Four contenders remain in the race to lead the left-of-center party as as it tries to rebuild support and regain power after last month’s electoral drubbing.
Keir Starmer, Rebecca Long-Bailey, Lisa Nandy and Emily Thornberry are vying to replace Jeremy Corbyn, who is stepping down after Labour suffered its worst election result since 1935 in Britain’s December 12 election.
Labour is one of Britain’s two dominant political parties, but hasn’t won a national election since Tony Blair’s third consecutive victory in 2005. Prime Minister Boris Johnson’s Conservatives won 365 of the 650 House of Commons seats in the December 12 election, while Labour took 203, its worst total since 1935.
The party is enmeshed in a blame game for the defeat, with some members accusing the socialist Corbyn of veering too far to the left and making lavish spending promises that voters regarded as unrealistic. Labour is also agonizing over its Brexit stance — which tried unsuccessfully to satisfy voters who wanted to leave the European Union as well as those who wished to remain — and continuing claims of anti-Semitism in party ranks.
WASHINGTON — US President Donald Trump’s impeachment trial quickly bursts into a partisan fight as proceedings begin unfolding at the Capitol. Democrats object strongly to rules proposed by the Republican leader for compressed arguments and a speedy trial.
Even before Chief Justice John Roberts gavels in the session, Democrats warn that the rules package from Trump’s ally, Senate Majority Leader Mitch McConnell, could force midnight sessions that would keep most Americans in the dark and create a sham proceeding.
“This is not a process for a fair trial, this is the process for a rigged trial” Democratic Representative Adam Schiff, the chairman of the House Intelligence Committee leading the prosecution, tells reporters. He calls it a “cover-up.”
The first test will coming at midday as the senators begin to debate and vote on McConnell’s proposed rules.
Republican senators are falling in line behind his plan.
“Sure it will be a fair trial when you’ve got 24 hours of arguments on both sides,” Sen. Chuck Grassley of Iowa tells state reporters on a conference call.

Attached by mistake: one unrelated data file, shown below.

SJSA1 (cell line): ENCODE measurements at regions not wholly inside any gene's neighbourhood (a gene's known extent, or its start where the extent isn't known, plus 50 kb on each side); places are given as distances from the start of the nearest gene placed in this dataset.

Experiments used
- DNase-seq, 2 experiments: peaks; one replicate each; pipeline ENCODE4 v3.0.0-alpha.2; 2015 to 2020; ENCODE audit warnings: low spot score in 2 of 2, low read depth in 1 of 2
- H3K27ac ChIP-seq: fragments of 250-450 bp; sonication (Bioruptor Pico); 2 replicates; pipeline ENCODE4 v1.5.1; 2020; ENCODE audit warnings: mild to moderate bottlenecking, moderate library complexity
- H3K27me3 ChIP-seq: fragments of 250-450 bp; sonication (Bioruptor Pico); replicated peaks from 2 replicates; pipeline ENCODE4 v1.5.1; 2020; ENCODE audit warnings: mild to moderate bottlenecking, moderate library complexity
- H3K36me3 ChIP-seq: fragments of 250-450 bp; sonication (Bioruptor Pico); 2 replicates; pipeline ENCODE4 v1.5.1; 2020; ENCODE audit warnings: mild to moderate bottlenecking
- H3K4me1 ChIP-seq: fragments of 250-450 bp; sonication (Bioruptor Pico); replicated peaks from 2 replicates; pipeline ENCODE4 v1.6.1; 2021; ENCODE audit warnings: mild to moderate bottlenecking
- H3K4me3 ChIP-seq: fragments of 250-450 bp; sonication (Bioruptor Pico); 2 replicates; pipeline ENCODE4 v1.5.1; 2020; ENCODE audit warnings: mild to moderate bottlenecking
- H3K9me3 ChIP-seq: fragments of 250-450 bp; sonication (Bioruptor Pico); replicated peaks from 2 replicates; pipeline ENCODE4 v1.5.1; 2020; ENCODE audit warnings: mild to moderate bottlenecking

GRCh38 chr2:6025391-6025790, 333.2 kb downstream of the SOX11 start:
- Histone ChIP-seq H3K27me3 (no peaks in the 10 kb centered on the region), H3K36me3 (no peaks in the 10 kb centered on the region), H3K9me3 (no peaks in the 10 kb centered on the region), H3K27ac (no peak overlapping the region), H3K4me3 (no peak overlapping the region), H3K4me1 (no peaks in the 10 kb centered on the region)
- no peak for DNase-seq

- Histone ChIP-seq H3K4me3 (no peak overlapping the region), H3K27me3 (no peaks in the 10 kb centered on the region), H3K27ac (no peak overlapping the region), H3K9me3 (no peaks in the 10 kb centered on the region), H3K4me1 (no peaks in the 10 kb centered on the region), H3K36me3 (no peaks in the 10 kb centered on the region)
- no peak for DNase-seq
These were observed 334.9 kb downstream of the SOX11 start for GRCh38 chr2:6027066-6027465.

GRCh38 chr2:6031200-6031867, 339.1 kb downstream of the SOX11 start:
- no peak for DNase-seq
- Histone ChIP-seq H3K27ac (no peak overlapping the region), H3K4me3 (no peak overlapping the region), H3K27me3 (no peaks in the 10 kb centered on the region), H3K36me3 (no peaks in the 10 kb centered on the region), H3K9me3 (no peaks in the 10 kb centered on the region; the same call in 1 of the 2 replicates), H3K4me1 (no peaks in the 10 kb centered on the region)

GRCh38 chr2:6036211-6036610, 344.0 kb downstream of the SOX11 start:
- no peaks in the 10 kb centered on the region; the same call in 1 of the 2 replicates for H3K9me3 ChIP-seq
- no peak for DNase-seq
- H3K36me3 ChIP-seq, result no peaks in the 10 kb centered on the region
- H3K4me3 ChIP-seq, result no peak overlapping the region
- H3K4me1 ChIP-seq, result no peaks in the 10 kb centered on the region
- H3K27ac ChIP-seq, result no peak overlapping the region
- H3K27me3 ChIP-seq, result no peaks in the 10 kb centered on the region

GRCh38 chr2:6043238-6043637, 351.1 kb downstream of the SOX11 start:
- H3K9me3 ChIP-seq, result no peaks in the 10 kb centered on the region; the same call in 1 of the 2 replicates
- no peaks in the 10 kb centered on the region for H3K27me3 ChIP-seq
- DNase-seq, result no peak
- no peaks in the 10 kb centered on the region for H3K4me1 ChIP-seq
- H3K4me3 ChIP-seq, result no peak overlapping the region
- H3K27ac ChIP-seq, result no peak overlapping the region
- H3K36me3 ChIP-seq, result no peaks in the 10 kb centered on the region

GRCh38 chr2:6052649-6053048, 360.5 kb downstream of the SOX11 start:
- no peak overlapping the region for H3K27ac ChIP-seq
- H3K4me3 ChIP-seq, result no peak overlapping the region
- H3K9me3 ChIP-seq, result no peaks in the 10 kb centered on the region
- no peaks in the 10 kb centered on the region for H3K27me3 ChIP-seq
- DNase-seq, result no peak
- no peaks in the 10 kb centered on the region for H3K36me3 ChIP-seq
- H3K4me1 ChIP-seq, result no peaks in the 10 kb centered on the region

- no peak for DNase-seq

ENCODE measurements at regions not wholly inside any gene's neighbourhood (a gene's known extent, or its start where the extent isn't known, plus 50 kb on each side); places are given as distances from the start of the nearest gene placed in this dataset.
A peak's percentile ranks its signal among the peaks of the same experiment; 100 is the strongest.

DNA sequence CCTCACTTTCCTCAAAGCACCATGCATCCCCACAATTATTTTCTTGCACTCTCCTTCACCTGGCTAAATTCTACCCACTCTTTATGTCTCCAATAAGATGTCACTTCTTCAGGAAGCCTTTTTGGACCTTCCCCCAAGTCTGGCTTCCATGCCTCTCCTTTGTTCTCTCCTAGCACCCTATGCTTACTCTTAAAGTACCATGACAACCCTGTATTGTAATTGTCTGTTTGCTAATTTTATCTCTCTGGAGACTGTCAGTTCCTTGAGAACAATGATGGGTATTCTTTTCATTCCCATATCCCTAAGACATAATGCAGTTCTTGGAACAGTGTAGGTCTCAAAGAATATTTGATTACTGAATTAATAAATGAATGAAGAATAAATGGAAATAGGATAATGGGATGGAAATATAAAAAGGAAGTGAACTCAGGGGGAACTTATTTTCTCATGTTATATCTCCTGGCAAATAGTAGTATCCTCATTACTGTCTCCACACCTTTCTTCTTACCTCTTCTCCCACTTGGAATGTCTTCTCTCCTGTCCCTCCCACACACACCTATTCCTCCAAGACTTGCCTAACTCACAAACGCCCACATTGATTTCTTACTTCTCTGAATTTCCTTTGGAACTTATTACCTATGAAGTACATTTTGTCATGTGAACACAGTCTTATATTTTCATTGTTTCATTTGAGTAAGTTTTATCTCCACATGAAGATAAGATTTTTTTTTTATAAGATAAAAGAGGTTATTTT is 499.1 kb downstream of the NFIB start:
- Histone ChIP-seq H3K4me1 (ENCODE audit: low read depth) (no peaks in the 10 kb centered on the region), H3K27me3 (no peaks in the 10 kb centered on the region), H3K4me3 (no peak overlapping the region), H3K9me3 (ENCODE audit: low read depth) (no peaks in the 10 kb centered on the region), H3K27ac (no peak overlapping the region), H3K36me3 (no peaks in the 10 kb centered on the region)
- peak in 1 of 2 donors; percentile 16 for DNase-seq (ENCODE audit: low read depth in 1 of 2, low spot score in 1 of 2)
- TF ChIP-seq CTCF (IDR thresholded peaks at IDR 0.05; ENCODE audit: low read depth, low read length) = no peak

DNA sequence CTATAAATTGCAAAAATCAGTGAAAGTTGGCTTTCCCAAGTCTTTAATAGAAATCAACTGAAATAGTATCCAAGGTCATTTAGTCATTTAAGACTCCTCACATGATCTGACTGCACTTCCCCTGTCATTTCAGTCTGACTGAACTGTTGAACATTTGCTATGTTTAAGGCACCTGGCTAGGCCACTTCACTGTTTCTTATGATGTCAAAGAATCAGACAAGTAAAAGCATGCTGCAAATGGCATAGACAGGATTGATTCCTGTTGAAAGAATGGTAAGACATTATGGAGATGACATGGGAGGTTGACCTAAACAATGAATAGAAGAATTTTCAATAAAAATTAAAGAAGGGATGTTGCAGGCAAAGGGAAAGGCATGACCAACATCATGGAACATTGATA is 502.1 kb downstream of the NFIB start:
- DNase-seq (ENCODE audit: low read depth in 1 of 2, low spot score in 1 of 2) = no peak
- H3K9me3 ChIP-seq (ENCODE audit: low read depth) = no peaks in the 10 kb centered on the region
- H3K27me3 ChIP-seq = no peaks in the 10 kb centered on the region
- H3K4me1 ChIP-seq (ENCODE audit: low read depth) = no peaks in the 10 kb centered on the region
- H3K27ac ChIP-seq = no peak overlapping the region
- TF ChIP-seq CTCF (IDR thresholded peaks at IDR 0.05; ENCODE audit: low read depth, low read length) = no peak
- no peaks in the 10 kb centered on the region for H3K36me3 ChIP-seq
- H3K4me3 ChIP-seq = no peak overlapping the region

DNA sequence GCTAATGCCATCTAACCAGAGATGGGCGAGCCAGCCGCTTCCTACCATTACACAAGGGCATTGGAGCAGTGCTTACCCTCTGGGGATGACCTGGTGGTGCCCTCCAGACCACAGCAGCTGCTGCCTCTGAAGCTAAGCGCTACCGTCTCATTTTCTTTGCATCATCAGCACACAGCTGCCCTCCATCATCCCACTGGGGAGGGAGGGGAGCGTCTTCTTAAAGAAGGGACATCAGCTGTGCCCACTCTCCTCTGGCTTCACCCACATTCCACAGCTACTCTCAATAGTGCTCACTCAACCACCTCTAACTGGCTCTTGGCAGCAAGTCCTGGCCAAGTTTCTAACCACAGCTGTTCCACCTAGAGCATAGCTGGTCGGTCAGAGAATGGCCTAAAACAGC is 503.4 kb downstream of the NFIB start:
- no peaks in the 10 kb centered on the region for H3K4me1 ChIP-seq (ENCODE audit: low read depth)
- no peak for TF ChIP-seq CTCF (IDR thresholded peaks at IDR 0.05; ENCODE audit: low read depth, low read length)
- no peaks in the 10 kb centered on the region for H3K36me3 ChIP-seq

Trump himself, in Davos, Switzerland, for an economic conference, denounces the proceedings as “a total hoax,” as he does daily, and says, “I’m sure it’s going to work out fine.”
MOSCOW — Russian President Vladimir Putin forms his new cabinet, replacing many of its members but keeping his foreign, defense and finance ministers in place.
The Cabinet shake-up comes as Putin has launched a sweeping constitutional reform that is widely seen as an attempt to secure his grip on power well after his current term ends in 2024.
Immediately after announcing the proposed changes last week, Putin fired Prime Minister Dmitry Medvedev, who had the job for eight years, and named tax chief Mikhail Mishustin to succeed him.
Today, Putin issues a decree outlining the structure of the new cabinet and names its members. He appoints his economic adviser Andrei Belousov as first deputy prime minister and named
Foreign Minister Sergey Lavrov, Defense Minister Sergei Shoigu and Finance Minister Anton Siluanov are retaining their jobs. Siluanov, however, is stripped of his additional title of the first deputy prime minister he had in the old Cabinet.
Several Medvedev allies lose their Cabinet seats.
Putin meets with members of the new cabinet, hailing it as “well-balanced.”
Prime Minister Benjamin Netanyahu kicks off his Likud party’s election campaign with an event at the International Convention Center in Jerusalem.
Praising the lawmakers in attendance, Netanyahu name drops Gadi Yevarkan, who defected from the rival Blue and White last week to Likud.
“The entire Ethiopian community is coming home to Likud,” Netanyahu says.
Netanyahu continues his campaign speech by rattling off his accomplishments since returning to the Prime Minister’s Office in 2009.
“We turned Israel into a power and we turned it into a country that is good to live in,” he says.
Netanyahu next turns to going after his political rivals.
“Blue and White, you’re left-wing,” he says.
After Benny Gantz’s earlier promise to apply Israeli sovereignty over the Jordan Valley following the elections, Netanyahu vows to not only extend sovereignty over the area, but over all West Bank settlements “without exception.”
Netanyahu needles Gantz’s Blue and White party, accusing its lawmakers of being at odds with each other on numerous issues.
He also says that Blue and White cannot form a government without the Joint List, an alliance of four majority Arab parties he has repeatedly attacked on the campaign trail, and claims a vote for his rivals will lead to a fourth consecutive round of elections.
President Reuven Rivlin is holding meetings with world leaders and other dignitaries who have arrived in Israel for this week’s World Holocaust Forum.